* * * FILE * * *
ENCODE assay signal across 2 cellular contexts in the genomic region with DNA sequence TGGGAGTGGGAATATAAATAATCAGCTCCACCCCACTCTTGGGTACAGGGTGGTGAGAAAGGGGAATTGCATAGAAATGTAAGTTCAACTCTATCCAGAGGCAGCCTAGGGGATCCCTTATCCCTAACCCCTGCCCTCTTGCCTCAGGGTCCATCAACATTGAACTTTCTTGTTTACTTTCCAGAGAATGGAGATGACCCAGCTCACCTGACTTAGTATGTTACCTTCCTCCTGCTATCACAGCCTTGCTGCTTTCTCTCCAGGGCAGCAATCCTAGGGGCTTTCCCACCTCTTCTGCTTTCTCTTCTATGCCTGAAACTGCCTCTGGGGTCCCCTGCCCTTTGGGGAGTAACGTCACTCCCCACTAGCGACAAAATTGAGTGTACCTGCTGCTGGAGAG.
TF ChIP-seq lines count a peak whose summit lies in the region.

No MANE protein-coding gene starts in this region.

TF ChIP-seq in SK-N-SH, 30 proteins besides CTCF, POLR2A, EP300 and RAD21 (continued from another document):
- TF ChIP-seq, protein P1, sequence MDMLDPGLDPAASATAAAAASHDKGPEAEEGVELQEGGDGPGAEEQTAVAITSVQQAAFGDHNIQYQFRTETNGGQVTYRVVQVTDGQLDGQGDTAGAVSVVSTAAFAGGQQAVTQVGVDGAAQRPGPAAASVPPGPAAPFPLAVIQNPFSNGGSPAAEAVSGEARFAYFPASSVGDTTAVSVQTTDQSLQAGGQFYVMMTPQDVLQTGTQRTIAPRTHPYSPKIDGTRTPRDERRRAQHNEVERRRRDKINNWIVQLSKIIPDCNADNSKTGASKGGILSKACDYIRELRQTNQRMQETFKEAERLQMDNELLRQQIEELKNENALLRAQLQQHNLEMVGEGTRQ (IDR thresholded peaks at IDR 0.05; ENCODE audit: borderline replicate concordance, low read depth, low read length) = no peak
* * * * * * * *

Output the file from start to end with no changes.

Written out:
ENCODE assay signal across 2 cellular contexts in the genomic region with DNA sequence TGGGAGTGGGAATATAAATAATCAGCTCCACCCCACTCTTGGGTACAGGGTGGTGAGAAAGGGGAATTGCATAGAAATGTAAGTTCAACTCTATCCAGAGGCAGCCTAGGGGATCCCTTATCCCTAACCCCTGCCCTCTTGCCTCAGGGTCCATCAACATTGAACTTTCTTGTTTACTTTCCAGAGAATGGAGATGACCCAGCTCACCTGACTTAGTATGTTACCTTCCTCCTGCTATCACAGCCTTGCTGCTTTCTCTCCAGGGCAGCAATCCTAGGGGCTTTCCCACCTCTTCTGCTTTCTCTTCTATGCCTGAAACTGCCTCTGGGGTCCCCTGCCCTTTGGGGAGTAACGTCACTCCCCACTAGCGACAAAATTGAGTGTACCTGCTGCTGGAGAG.
TF ChIP-seq lines count a peak whose summit lies in the region.

No MANE protein-coding gene starts in this region.

TF ChIP-seq in SK-N-SH, 30 proteins besides CTCF, POLR2A, EP300 and RAD21 (continued from another document):
- TF ChIP-seq, protein P1, sequence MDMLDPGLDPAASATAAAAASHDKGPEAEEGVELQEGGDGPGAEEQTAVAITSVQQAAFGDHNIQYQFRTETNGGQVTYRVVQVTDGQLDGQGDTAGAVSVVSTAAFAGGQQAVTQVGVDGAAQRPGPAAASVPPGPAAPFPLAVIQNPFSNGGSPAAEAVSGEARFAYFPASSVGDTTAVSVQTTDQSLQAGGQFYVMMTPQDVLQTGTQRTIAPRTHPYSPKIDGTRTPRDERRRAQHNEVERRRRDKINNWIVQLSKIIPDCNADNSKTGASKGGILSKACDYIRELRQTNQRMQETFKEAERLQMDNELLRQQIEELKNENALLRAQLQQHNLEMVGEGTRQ (IDR thresholded peaks at IDR 0.05; ENCODE audit: borderline replicate concordance, low read depth, low read length) = no peak